25 Reasons for Risk Management Failure

I am speaking tomorrow to directors and officers about oversight of risk management by boards of directors. I prepared a list of 25 reasons that risk management failure happens, based on my experience assisting boards, including boards that have failed and boards that cannot afford to fail. Almost all of what follows below is based on real examples. I have never encountered a risk management failure where the board was not at fault, based on what the board said or did, or failed to say or do.

Here are 25 reasons for risk management failure:

1. Lack of enterprise risk management expertise on the board.
2. Governance gaps over a material risk(s) within the board or across committees.
3. Directors incapable of identifying and fully understanding the risks, or worse yet, don’t want to understand. Committees show no interest when they should be shocked.
4. Internal oversight functions reporting to management instead of the board. A complacent board does not correct.
5. Directors do not insist on a real-time line of sight over material risks and their mitigation/treatment.
6. Not upgrading information systems to track, monitor, integrate risks.
7. Lack of oversight of the process by which management identifies, assesses and actions the risks.
8. Lack of conversations, common vocabulary and prioritization of the risks.
9. Lack of internal audit, or not listening to internal audit.
10. Internal controls that are weak, even non-existent, or capable of management override.
11. Not addressing interaction of risks, their speed, and exogenous shocks in modeling and scenario planning.
12. Not considering impact on reputation, which can be greater than the primary impact considered.
13. Immature controls over non-financial material risks, especially safety, operations, reputation, terrorism, bribery, technology.
14. Risk appetite frameworks do not result in known thresholds, beyond which senior management and when necessary the board is notified.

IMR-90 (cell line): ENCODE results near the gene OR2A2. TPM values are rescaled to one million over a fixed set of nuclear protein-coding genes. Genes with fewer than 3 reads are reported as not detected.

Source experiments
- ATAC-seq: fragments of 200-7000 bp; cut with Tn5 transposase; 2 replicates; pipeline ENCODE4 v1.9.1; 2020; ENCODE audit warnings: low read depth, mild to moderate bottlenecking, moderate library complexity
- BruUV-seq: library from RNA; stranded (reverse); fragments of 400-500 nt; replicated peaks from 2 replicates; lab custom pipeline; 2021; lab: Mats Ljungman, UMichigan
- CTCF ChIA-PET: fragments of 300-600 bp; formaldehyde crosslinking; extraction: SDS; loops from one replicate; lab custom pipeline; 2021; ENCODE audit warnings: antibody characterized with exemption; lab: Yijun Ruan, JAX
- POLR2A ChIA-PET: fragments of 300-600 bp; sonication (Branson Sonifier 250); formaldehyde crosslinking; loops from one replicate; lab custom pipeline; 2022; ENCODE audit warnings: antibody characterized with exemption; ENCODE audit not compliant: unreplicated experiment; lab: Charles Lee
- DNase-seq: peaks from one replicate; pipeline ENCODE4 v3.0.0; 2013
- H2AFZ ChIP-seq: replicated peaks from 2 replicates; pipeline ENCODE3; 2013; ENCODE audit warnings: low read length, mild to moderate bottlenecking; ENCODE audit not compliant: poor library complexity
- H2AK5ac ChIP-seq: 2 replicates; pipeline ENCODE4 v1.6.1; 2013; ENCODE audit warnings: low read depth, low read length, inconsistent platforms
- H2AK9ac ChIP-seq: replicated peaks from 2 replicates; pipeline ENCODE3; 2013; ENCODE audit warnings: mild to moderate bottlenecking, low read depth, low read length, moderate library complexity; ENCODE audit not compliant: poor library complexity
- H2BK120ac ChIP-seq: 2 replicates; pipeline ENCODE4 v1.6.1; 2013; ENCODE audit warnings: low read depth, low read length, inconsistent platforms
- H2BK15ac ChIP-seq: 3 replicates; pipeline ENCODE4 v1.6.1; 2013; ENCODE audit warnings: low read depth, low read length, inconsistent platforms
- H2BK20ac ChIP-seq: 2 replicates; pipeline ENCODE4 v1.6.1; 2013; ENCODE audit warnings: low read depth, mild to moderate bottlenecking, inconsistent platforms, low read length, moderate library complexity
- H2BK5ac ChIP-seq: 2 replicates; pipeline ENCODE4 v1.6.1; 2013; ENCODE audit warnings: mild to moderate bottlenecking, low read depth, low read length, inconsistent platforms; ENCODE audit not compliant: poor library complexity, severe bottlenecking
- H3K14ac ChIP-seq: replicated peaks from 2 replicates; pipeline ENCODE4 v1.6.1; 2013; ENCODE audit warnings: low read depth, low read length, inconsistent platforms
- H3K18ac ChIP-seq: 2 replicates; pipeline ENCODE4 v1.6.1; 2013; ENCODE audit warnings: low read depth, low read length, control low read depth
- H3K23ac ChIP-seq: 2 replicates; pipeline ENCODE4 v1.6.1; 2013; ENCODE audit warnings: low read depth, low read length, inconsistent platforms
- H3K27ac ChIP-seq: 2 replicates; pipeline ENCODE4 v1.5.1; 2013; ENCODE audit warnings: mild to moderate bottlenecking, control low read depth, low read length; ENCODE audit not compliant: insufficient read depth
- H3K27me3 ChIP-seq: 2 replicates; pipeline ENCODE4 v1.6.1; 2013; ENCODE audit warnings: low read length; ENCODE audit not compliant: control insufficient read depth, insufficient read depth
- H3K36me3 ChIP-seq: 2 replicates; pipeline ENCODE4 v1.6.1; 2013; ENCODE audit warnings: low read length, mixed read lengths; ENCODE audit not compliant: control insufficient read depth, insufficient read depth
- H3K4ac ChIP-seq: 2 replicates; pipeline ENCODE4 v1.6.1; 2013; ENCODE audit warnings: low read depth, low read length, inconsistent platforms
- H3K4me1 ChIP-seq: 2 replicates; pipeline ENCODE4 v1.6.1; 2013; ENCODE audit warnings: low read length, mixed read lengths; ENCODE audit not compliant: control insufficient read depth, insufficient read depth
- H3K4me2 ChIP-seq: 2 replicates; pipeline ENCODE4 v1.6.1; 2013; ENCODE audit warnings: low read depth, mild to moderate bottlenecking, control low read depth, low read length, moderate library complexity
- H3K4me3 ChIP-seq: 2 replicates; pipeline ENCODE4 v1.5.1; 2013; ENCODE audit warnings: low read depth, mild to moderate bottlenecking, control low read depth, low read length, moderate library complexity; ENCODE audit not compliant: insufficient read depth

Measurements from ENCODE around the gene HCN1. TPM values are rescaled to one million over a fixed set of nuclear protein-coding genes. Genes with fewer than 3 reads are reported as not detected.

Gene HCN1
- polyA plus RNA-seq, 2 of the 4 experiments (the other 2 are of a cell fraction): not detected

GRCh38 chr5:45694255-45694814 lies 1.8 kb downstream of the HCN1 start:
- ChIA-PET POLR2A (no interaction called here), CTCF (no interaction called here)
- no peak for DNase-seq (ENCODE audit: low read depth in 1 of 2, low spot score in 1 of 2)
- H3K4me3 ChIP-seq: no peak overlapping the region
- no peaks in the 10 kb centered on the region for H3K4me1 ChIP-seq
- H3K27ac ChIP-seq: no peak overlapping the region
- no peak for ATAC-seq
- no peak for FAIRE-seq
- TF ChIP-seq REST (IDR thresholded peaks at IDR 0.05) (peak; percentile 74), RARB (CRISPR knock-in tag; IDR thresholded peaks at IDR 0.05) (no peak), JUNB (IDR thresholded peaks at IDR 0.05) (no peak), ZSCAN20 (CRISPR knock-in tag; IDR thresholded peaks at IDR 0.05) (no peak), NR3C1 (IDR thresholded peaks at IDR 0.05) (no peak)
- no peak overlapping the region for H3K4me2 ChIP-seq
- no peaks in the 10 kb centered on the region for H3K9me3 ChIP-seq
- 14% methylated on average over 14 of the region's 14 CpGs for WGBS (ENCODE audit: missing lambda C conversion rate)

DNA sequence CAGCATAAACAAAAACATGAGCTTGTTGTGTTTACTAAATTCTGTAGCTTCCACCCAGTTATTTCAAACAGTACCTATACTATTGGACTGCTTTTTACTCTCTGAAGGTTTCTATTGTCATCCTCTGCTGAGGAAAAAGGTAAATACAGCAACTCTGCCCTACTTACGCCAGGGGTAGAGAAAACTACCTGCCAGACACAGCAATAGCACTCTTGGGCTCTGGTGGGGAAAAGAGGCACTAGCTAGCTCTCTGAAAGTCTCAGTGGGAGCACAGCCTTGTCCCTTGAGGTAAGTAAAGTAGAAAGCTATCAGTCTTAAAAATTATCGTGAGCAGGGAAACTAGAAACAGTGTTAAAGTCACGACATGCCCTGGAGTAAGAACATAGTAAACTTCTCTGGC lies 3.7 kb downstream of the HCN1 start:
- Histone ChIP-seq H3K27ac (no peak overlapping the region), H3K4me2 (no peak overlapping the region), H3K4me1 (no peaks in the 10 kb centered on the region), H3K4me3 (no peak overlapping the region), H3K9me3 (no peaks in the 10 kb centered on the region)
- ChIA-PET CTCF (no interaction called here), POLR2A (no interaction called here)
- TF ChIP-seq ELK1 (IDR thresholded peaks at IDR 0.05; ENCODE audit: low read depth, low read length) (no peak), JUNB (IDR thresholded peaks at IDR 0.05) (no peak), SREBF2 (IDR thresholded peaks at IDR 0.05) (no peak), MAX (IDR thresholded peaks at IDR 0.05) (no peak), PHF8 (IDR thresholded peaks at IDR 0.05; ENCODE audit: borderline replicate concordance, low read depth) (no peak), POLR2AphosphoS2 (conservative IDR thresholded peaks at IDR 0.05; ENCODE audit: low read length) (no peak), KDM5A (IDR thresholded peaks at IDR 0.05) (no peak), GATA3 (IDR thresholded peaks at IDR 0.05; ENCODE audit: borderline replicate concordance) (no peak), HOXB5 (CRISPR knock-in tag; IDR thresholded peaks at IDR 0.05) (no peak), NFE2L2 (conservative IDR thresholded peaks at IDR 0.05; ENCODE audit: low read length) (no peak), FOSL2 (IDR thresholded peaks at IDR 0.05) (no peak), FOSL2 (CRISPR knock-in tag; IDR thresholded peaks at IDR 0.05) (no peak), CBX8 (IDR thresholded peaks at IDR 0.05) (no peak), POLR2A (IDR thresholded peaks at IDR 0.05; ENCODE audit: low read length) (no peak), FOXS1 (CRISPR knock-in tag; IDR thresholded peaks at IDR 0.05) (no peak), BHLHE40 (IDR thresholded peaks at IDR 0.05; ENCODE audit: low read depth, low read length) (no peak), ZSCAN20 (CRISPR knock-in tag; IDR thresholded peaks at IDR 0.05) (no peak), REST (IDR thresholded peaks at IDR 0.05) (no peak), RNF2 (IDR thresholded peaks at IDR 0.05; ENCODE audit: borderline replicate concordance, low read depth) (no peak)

15. Lack of independent, coordinated assurance of internal controls provided directly to the board.
16. Risk culture defective (toxicity, bullying, risk-taking behaviors) and not remedied.
17. Whistle-blowing defective (not anonymous, no independent channel, no proper investigation).
18. Risk not based on the strategy, business model and key performance indicators.
19. Key performance indicators, and pay incentives and vesting of equity, not risk-adjusted.
20. Board or committee cannot direct a third party review of risk governance, a specific risk, or a set of controls.
21. Failure to anticipate and integrate risks. Pockets of acute, unknown catastrophic risk. (This item equals 13 + 6.)
22. Enterprise risk management not really implemented but everyone thinks it is. False sense of reality.
23. Tone at the top tolerates exceptions, complacency, and unequal treatment. Limited downside for excessive or imprudent risk taking. Encouragement, enabling or dependence upon high performing risk-takers.
24. No sense of urgency to remedy the foregoing.
25. The board does not know how bad it is.

The author thanks an anonymous senior risk executive for review of the foregoing items.

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Read the original at Canada Business Blog on The Huffington Post.